(i) clear and conspicuous identification that the message is an advertisement or solicitation;
(ii) clear and conspicuous notice of the opportunity under paragraph (3) to decline to receive further commercial electronic mail messages from the sender; and
(iii) a valid physical postal address of the sender.
(B) Subparagraph (A)(i) does not apply to the transmission of a commercial electronic mail message if the recipient has given prior affirmative consent to receipt of the message.
(6) MATERIALLY- For purposes of paragraph (1), the term `materially', when used with respect to false or misleading header information, includes the alteration or concealment of header information in a manner that would impair the ability of an Internet access service processing the message on behalf of a recipient, a person alleging a violation of this section, or a law enforcement agency to identify, locate, or respond to a person who initiated the electronic mail message or to investigate the alleged violation, or the ability of a recipient of the message to respond to a person who initiated the electronic message.
(b) Aggravated Violations Relating to Commercial Electronic Mail-
(1) Address harvesting and dictionary attacks-
(A) IN GENERAL- It is unlawful for any person to initiate the transmission, to a protected computer, of a commercial electronic mail message that is unlawful under subsection (a), or to assist in the origination of such message through the provision or selection of addresses to which the message will be transmitted, if such person had actual knowledge, or knowledge fairly implied on the basis of objective circumstances, that--
(i) the electronic mail address of the recipient was obtained using an automated means from an Internet website or proprietary online service operated by another person, and such website or online service included, at the time the address was obtained, a notice stating that the operator of such website or online service will not give, sell, or otherwise transfer addresses maintained by such website or online service to any other party for the purposes of initiating, or enabling others to initiate, electronic mail messages; or
(ii) the electronic mail address of the recipient was obtained using an automated means that generates possible electronic mail addresses by combining names, letters, or numbers into numerous permutations.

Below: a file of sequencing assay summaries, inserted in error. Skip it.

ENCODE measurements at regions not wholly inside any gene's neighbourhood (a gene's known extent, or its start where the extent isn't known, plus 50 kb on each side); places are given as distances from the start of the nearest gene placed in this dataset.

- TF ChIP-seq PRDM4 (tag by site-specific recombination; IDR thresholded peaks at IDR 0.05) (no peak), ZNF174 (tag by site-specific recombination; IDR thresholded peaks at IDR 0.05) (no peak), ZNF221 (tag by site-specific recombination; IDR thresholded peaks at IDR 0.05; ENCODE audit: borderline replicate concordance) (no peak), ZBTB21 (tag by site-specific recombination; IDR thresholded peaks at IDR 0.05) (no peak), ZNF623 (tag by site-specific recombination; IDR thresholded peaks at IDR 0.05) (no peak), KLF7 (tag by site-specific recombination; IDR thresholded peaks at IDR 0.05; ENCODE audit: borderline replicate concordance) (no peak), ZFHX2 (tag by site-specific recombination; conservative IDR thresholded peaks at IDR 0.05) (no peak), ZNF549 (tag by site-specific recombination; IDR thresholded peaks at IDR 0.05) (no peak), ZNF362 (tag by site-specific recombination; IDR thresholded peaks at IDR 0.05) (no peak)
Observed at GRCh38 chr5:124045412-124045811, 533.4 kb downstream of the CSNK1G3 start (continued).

(B) DISCLAIMER- Nothing in this paragraph creates an ownership or proprietary interest in such electronic mail addresses.
(2) AUTOMATED CREATION OF MULTIPLE ELECTRONIC MAIL ACCOUNTS- It is unlawful for any person to use scripts or other automated means to register for multiple electronic mail accounts or online user accounts from which to transmit to a protected computer, or enable another person to transmit to a protected computer, a commercial electronic mail message that is unlawful under subsection (a).
(3) RELAY OR RETRANSMISSION THROUGH UNAUTHORIZED ACCESS- It is unlawful for any person knowingly to relay or retransmit a commercial electronic mail message that is unlawful under subsection (a) from a protected computer or computer network that such person has accessed without authorization.
(c) SUPPLEMENTARY RULEMAKING AUTHORITY- The Commission shall by regulation, pursuant to section 13--
(1) modify the 10-business-day period under subsection (a)(4)(A) or subsection (a)(4)(B), or both, if the Commission determines that a different period would be more reasonable after taking into account--
(A) the purposes of subsection (a);
(B) the interests of recipients of commercial electronic mail; and
(C) the burdens imposed on senders of lawful commercial electronic mail; and
(2) specify additional activities or practices to which subsection (b) applies if the Commission determines that those activities or practices are contributing substantially to the proliferation of commercial electronic mail messages that are unlawful under subsection (a).
(d) REQUIREMENT TO PLACE WARNING LABELS ON COMMERCIAL ELECTRONIC MAIL CONTAINING SEXUALLY ORIENTED MATERIAL-
(1) IN GENERAL- No person may initiate in or affecting interstate commerce the transmission, to a protected computer, of any commercial electronic mail message that includes sexually oriented material and--
(A) fail to include in subject heading for the electronic mail message the marks or notices prescribed by the Commission under this subsection; or
(B) fail to provide that the matter in the message that is initially viewable to the recipient, when the message is opened by any recipient and absent any further actions by the recipient, includes only--
(i) to the extent required or authorized pursuant to paragraph (2), any such marks or notices;
(ii) the information required to be included in the message pursuant to subsection (a)(5); and
(iii) instructions on how to access, or a mechanism to access, the sexually oriented material.
(2) PRIOR AFFIRMATIVE CONSENT- Paragraph (1) does not apply to the transmission of an electronic mail message if the recipient has given prior affirmative consent to receipt of the message.
(3) PRESCRIPTION OF MARKS AND NOTICES- Not later than 120 days after the date of the enactment of this Act, the Commission in consultation with the Attorney General shall prescribe clearly identifiable marks or notices to be included in or associated with commercial electronic mail that contains sexually oriented material, in order to inform the recipient of that fact and to facilitate filtering of such electronic mail. The Commission shall publish in the Federal Register and provide notice to the public of the marks or notices prescribed under this paragraph.